The cost of mobile calls between networks is set to fall to the lowest level yet under proposals announced by Ofcom.
The regulator is proposing a new charge control on all operators which would mean mobile termination rates – the fee operators bill each other for connecting calls – would fall to less than 0.5p a minute by April 2017.
The rates have fallen significantly in recent years, from almost 25p a minute in 1995 to around 0.8p, and Ofcom said today’s announcement would see this trend continuing.
This wholesale charge is part of the cost of delivering calls that providers consider when they set retail prices for consumers.
Ofcom concluded its last review of the market for mobile termination rates in 2011, imposing a control on the rates charged by the four largest network operators.
It said the mobile market had changed significantly since it last reviewed these charges, and the amount of spectrum available to provide mobile services had increased dramatically following the release of 4G spectrum auctioned by Ofcom last year.
All four of the largest mobile operators have now launched competing 4G networks, with each aiming to cover around 98% of the country by next year.
These networks are currently used for high-speed mobile broadband, but operators are expected to start using them for voice calls in the near future.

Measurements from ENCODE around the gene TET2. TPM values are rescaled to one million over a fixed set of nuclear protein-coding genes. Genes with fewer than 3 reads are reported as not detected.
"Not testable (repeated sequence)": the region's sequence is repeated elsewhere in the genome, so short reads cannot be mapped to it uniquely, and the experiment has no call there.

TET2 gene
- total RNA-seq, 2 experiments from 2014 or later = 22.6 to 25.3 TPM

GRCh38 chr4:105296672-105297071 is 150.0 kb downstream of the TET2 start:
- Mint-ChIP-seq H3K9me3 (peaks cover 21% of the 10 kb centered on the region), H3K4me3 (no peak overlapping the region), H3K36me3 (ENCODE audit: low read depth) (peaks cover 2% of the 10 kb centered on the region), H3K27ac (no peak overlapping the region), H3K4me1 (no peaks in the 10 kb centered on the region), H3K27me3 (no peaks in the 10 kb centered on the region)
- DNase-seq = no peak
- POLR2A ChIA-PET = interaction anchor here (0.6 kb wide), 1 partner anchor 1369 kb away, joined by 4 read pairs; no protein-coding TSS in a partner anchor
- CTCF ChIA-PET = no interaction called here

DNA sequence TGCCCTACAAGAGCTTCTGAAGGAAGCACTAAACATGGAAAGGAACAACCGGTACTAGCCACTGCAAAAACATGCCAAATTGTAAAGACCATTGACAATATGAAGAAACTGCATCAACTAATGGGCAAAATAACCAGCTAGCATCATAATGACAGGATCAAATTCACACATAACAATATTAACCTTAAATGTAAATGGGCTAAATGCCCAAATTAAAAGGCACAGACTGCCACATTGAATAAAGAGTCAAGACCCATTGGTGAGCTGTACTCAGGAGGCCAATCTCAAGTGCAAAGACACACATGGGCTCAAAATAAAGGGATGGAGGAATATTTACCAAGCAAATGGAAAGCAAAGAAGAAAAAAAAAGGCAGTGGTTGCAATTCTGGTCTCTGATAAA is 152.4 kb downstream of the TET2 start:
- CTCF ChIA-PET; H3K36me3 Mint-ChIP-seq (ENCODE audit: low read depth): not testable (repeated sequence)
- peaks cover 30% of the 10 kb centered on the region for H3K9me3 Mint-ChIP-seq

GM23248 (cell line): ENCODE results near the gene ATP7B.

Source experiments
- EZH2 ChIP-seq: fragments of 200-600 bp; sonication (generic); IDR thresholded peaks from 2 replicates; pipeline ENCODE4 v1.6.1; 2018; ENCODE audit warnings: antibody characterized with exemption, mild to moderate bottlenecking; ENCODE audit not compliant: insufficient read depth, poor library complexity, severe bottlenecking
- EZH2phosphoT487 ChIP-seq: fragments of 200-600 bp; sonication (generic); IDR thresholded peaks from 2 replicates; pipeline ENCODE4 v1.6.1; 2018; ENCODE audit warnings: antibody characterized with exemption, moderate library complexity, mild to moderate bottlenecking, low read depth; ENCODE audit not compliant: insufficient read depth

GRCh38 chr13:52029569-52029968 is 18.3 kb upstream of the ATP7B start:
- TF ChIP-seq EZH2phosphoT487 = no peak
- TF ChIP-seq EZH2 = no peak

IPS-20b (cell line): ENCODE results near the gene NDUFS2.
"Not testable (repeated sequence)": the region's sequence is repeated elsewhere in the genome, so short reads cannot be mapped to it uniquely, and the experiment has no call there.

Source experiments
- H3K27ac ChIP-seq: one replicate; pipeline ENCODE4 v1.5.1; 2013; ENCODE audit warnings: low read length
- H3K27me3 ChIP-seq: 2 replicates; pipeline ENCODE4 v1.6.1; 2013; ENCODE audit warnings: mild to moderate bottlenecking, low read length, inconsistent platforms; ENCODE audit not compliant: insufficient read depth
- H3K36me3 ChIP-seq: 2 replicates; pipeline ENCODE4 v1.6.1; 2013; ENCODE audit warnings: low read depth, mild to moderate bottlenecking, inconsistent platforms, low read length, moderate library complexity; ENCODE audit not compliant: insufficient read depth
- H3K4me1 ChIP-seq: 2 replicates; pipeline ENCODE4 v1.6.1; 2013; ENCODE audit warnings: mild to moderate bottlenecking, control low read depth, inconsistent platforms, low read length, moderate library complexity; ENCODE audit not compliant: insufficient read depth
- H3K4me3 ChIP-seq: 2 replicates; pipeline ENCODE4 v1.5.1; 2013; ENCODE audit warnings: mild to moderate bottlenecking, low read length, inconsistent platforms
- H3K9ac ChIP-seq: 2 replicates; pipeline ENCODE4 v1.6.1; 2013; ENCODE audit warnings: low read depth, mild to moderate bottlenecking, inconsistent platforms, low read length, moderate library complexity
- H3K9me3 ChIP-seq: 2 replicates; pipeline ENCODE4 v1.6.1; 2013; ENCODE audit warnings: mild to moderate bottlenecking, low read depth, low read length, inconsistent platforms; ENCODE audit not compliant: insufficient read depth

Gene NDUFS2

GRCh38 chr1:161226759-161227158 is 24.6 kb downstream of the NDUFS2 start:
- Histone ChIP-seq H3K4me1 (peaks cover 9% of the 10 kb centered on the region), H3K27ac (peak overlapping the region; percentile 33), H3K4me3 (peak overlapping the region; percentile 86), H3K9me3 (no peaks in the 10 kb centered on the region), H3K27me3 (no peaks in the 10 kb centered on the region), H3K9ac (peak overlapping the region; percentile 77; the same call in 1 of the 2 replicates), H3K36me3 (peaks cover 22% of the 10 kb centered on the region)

Mobile networks and technologies are also becoming more efficient, leading to lower costs, and the new charges are designed to reflect this, Ofcom said.
Ofcom’s competition policy director Brian Potterill said: “Consumers in the UK benefit from a thriving competitive market, and mobile calls have never been cheaper. The average cost of a call bundle has fallen from £40 to around £13 in real terms over the last ten years.
“We want to ensure mobile users continue to benefit from competition, which will deliver affordable services in the years ahead.”
The consultation on the proposals closes on August 13 and Ofcom expects to publish its final decisions by March 2015.